Magic (supernatural)

The Magician, an illustration from the Rider–Waite tarot deck first published in 1910

Magic, sometimes stylized as magick,[1] is the application of beliefs, rituals or actions employed in the belief that they can subdue or manipulate natural or supernatural beings and forces.[2] It is a category into which have been placed various beliefs and practices sometimes considered separate from both religion and science.[3]

Although connotations have varied from positive to negative at times throughout history,[4] magic "continues to have an important religious and medicinal role in many cultures today".[5]

Within Western culture, magic has been linked to ideas of the Other,[6] foreignness,[7] and primitivism;[8] indicating that it is "a powerful marker of cultural difference"[9] and likewise, a non-modern phenomenon.[10] During the late nineteenth and early twentieth century, Western intellectuals perceived the practice of magic to be a sign of a primitive mentality and also commonly attributed it to marginalised groups of people.[9]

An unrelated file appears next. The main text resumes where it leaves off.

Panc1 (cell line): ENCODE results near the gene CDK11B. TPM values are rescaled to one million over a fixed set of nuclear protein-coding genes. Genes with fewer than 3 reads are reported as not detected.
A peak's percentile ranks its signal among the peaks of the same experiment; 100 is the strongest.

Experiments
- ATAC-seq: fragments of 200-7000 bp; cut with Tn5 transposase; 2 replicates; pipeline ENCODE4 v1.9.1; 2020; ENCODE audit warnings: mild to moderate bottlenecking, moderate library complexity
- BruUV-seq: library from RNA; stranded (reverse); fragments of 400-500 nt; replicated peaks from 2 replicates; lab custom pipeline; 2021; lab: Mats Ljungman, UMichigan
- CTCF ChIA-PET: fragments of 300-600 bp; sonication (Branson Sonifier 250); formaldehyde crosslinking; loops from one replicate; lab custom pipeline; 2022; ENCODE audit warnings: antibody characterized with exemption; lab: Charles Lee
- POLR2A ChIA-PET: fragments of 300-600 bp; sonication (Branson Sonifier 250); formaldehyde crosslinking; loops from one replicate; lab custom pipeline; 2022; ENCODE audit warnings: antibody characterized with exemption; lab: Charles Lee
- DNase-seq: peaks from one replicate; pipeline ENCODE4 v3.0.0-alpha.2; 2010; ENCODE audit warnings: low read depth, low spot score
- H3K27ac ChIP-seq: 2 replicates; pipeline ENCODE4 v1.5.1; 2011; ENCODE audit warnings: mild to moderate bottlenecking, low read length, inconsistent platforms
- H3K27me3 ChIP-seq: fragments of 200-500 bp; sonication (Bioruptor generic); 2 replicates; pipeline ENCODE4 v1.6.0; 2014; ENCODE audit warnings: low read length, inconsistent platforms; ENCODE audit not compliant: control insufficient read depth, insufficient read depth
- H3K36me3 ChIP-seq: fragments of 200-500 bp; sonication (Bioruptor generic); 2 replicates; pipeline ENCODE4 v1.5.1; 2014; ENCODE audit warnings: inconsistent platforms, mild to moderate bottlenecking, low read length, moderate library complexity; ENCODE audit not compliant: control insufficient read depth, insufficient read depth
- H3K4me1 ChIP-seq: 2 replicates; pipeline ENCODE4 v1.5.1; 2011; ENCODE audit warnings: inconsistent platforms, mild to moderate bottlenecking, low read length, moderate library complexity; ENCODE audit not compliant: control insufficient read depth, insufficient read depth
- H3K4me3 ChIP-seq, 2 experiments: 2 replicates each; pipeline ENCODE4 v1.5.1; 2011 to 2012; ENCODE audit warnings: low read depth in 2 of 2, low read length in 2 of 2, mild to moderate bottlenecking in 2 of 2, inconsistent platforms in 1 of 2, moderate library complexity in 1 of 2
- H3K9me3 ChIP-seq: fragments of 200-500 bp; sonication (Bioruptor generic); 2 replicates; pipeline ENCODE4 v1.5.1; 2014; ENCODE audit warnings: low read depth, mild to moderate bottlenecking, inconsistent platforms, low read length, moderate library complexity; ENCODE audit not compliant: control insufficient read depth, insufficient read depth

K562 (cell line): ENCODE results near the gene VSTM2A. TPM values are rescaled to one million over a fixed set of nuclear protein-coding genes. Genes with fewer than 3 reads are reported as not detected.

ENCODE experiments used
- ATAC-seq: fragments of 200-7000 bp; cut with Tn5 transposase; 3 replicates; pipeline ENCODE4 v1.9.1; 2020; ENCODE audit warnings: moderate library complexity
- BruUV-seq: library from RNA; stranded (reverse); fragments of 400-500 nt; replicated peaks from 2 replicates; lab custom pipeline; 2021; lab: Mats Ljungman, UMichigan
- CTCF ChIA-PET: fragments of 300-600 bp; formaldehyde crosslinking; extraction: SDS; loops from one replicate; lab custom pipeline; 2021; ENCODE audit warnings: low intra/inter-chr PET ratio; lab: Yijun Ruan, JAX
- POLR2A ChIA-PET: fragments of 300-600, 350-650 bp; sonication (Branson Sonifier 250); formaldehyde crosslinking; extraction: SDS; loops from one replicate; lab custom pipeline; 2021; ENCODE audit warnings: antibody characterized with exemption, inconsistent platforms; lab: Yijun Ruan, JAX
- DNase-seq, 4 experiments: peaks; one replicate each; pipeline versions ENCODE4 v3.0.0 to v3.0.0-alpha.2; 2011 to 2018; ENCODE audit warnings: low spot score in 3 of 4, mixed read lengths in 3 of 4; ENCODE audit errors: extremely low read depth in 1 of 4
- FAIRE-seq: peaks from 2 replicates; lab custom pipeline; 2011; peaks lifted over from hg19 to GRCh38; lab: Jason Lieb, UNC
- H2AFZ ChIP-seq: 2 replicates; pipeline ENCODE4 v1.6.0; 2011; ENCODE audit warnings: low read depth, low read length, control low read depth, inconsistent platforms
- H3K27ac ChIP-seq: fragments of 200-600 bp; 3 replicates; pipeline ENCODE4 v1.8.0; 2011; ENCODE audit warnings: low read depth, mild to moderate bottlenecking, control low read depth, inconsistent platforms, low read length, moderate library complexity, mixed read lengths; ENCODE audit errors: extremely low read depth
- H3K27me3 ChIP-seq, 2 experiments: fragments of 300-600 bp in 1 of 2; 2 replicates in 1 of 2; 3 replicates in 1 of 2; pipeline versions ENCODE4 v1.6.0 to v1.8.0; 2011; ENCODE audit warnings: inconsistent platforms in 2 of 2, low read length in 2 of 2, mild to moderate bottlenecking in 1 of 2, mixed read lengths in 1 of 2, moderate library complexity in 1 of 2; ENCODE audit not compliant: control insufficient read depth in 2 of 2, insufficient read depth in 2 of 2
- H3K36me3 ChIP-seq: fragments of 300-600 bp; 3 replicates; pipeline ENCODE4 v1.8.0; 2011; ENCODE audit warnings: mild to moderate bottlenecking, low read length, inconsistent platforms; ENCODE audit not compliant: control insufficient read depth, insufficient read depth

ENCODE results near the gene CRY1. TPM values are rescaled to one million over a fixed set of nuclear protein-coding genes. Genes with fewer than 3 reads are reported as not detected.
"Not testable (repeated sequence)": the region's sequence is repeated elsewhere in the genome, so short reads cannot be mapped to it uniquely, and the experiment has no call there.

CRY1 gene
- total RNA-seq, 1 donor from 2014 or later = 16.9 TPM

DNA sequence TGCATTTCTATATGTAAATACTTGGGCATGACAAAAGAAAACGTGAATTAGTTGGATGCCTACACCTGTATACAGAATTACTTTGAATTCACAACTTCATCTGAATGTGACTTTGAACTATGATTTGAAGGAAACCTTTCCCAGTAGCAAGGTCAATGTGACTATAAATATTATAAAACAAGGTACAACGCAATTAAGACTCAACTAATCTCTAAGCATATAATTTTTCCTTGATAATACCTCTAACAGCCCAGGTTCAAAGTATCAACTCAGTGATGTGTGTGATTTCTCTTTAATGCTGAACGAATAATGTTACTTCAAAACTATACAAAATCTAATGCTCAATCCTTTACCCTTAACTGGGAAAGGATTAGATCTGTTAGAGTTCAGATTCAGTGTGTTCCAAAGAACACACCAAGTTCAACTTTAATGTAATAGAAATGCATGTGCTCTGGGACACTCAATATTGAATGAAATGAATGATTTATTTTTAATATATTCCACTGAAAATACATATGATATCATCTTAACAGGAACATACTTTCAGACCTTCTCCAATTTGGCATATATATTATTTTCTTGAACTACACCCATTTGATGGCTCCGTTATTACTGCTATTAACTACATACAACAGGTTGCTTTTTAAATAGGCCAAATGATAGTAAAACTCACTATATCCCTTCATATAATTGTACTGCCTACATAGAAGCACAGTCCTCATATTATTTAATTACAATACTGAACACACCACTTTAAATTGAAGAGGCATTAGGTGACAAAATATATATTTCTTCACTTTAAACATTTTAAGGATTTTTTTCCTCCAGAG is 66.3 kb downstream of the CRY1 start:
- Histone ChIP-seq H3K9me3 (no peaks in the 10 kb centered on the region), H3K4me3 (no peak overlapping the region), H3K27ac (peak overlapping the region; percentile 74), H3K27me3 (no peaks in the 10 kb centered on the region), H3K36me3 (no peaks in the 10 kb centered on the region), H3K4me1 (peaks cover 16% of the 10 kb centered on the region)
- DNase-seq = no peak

In modern occultism and Neopagan religions, many self-described magicians and witches regularly practice ritual magic;[11] defining magic as a technique for bringing about change in the physical world through the force of one's will. This definition was popularised by Aleister Crowley (1875-1947), an influential British occultist, and since that time other religions (e.g. Wicca and LaVeyan Satanism) and magical systems (e.g. chaos magic) have adopted it.

  1. ^ Bogdan 2012, p. 12; Bailey 2018, pp. 22–23.
  2. ^ Hutton, R., (2017), The Witch, p. x
  3. ^ Hutton, R., (2017), The Witch p. x
  4. ^ Bailey 2018, pp. 1–5.
  5. ^ Baglari, M.H. (2015). "The Magic Art of Witchcraft and Black Magic". International Journal of Scientific and Research: 20. CiteSeerX
  6. ^ Bogdan 2012, p. 2; Graham 2018, p. 255.
  7. ^ Bailey 2018, p. 89.
  8. ^ Davies 2012, p. 1.
  9. ^ a b Styers 2004, p. 14.
  10. ^ Styers 2004, p. 8.
  11. ^ Berger, H.A., Ezzy, D., (2007), Teenage Witches, Rutgers University Press, p. 24.

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